8. I get visual cues about whether I’m monopolizing the conversation. I can look at how much I’ve written and see if it’s out of proportion to what others have written. I also get feedback about the right sized bite to contribute by noticing whether there a length range of contribution from others in the conversation that makes it easier for me to engage with it — long enough to spell things out in some detail, but not so long that my focus wanders. Looking at what other people in the conversation respond to can give me clues about their right sized bites. And on the screen, it’s easier to decouple the looking-at-length and reading-for-comprehension activities. In a face to face conversation, I’d have a hard time focusing on length and content simultaneously.
  9. I can reread what I’m saying before I hit the “submit” button. Would that I had such an editing field and button in my face to face conversations!

Part of why I like these features is that I find they make it easier for people in a conversation to really engage with each other’s contributions and to take each other seriously. To the extent that you think civility is important, this might be the kind of regard you want it to foster.

Comments

  1. #1 Karen
    January 4, 2010

    In online conversations, I also like having the time to get excited about a really good new idea. Face-to-face, I tend to withhold judgment until I really understand the idea, and that can come across as negative. But given a chance to read and think before responding, I can react appropriately.

  2. #2 Katherine
    January 4, 2010

    And yet people still take other’s comments out of context, or misunderstand them and jump to conclusions rather than ask clarification.

    I totally agree that better conversations are had online.

  3. #3 cicely
    January 4, 2010

    I agree with all of these points, and would add one more: that you can be having this conversation, with all of these advantages, while doing other things as well. The episodic nature of internet conversations means that you can be having a dozen such conversations, or more, and still do other things in meatspace. And all without looking inattentive or distracted in any of them.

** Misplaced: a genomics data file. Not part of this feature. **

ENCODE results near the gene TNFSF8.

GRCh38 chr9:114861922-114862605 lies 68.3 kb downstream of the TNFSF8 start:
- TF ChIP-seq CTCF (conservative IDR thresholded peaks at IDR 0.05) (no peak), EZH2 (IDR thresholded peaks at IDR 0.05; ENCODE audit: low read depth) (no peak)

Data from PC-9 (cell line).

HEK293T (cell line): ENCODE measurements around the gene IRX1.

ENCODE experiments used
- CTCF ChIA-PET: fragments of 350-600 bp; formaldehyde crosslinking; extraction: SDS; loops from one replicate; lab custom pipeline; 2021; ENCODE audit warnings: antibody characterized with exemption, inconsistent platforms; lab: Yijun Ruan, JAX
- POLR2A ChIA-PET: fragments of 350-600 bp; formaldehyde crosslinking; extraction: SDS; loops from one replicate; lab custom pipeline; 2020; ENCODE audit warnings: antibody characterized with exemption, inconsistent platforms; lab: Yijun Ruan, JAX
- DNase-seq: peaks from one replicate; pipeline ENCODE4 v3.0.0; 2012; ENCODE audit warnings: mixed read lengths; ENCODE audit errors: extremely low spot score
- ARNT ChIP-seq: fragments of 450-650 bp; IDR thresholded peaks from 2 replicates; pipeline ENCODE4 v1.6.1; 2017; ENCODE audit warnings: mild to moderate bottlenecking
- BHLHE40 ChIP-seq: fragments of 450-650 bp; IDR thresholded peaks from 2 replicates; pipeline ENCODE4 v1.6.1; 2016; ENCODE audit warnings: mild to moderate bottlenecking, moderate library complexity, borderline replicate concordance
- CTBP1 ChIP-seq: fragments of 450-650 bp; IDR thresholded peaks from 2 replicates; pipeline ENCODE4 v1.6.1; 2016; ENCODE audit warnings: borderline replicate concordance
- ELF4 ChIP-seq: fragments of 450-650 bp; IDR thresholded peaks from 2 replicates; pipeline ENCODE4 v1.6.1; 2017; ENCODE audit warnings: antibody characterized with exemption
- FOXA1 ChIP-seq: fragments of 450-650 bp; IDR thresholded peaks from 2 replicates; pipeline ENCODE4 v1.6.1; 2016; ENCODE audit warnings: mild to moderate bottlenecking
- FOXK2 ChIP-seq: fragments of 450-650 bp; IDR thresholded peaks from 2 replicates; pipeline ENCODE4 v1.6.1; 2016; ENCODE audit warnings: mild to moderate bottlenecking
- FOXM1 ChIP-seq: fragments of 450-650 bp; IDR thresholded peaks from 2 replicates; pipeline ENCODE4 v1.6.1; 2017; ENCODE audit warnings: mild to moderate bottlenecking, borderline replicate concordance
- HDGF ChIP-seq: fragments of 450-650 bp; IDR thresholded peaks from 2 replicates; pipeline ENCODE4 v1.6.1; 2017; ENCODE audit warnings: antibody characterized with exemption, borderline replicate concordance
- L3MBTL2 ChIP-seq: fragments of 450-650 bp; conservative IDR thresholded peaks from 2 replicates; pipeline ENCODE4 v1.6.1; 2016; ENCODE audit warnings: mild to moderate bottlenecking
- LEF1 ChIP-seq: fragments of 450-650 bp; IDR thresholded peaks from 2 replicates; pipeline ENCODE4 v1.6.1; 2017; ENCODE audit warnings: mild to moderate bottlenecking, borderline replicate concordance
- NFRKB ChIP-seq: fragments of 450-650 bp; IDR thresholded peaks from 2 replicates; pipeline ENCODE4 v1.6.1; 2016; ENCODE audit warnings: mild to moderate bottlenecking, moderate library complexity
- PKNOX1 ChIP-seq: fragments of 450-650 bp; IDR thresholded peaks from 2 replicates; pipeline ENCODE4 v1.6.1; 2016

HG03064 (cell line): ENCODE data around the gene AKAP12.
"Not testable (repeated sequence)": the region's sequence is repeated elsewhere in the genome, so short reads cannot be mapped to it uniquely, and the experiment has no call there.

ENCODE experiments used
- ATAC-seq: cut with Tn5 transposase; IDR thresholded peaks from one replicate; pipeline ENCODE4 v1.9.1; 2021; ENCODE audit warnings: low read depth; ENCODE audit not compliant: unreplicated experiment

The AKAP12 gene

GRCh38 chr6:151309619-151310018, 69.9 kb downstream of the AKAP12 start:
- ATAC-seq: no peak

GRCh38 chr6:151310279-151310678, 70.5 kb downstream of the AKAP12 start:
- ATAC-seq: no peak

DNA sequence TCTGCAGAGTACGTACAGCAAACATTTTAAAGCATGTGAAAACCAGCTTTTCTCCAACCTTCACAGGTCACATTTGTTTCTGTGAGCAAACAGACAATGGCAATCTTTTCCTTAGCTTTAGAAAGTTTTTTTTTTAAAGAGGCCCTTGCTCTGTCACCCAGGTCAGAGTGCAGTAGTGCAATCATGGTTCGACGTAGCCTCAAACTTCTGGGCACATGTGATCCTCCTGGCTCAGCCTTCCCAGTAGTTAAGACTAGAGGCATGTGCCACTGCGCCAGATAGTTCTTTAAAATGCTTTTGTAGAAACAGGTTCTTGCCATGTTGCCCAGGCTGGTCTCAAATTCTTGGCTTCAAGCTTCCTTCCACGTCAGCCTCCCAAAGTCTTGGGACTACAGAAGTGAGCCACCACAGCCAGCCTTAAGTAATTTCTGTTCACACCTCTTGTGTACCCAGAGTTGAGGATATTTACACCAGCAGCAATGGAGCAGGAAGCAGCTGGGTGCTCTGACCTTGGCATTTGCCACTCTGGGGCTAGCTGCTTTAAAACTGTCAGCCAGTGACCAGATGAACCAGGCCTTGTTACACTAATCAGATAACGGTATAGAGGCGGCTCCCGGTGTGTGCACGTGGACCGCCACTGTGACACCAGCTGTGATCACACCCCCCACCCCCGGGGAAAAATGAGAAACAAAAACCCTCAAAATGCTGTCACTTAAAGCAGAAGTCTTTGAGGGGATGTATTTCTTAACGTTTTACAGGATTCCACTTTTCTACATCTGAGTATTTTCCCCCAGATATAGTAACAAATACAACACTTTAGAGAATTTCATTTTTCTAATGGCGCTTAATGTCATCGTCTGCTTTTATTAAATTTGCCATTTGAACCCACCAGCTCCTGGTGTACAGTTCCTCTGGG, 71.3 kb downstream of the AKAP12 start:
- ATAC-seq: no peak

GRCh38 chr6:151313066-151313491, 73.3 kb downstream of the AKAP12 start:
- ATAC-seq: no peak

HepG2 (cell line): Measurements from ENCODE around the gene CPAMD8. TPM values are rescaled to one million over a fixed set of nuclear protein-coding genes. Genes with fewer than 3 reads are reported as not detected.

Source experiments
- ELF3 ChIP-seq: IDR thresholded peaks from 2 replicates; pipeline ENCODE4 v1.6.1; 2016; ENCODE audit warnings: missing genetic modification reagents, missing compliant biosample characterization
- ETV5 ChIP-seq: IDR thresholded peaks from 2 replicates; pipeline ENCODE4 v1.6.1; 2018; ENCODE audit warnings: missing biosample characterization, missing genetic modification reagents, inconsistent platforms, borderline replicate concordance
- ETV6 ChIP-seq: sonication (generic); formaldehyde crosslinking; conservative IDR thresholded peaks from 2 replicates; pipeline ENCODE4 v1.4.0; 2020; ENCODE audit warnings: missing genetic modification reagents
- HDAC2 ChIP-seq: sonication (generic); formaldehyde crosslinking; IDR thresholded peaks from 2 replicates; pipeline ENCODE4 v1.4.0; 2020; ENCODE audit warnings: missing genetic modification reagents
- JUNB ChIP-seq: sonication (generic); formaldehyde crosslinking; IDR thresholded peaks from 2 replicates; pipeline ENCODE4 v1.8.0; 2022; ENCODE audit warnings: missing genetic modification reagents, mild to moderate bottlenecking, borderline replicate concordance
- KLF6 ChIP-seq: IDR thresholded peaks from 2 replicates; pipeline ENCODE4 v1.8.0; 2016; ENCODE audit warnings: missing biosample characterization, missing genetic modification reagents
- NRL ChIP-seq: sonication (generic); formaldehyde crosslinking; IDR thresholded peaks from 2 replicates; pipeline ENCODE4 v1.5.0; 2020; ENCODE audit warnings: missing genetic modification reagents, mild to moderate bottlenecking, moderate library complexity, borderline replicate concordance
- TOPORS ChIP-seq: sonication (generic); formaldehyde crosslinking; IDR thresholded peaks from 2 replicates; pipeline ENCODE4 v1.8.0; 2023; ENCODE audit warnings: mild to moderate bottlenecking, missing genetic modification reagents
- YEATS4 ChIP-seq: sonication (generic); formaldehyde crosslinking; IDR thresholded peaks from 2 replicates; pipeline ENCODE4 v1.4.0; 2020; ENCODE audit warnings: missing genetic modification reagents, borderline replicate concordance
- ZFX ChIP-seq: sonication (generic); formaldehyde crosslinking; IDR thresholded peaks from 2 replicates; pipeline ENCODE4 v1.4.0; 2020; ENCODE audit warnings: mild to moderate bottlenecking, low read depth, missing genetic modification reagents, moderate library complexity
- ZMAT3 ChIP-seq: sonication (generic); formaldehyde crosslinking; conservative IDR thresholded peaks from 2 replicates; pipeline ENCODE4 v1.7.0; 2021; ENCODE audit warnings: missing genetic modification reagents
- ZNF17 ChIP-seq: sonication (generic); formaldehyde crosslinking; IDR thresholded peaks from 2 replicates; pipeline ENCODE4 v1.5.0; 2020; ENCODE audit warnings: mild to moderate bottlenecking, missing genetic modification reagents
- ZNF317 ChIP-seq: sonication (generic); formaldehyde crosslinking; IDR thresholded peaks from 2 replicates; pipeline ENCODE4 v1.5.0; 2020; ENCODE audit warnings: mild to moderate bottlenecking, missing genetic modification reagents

Such a deal!

  4. #4 Miki Z
    January 5, 2010

    Time to think and to check facts, calculations, assumptions, etc. is a large factor in why I prefer the online format for conversations in math. There are frequently (justified) leaps of logic that some participants will need or want to check that others will either already know or be willing to accept. Just as frequently, at least in an educational context, careful line-by-line reasoning is the point, and the ability to retain and review that reasoning is stupendous.

    I do find, though, that for people completely new to a topic it can stifle conversation for the same reasons. Adult students, in particular, seem hesitant about displaying “too much” ignorance, and having it be perpetually on display can exacerbate their reticence. Tight moderation is sometimes necessary, and the ability to delete comments or even entire topics.

  5. #5 Grant
    January 5, 2010

    Most of what I’d say has already been said, but I’d add that these things work best (for me) with blogs that have moderate traffic. In order to contribute meaningfully, having too many comments is too much work and often too disorientating.

    Likewise, for this to work (for me) the comments threads need to be active for several days at least. (Personally, it’s a gripe I have that blogs tend to close down conversations early, long story.)

    Personally, face-to-face conversations are better, but on-line ones give you time to think about the issues for yourself, which can be a win (the thinking itself is one of the things you get out of it).

    Finding like-minded people can be a positive too if your thing is very niche. You’re exploiting the power of the ‘net as it were; locally there might be few with your perspective, but on the ‘net there will be many, just geographically scattered.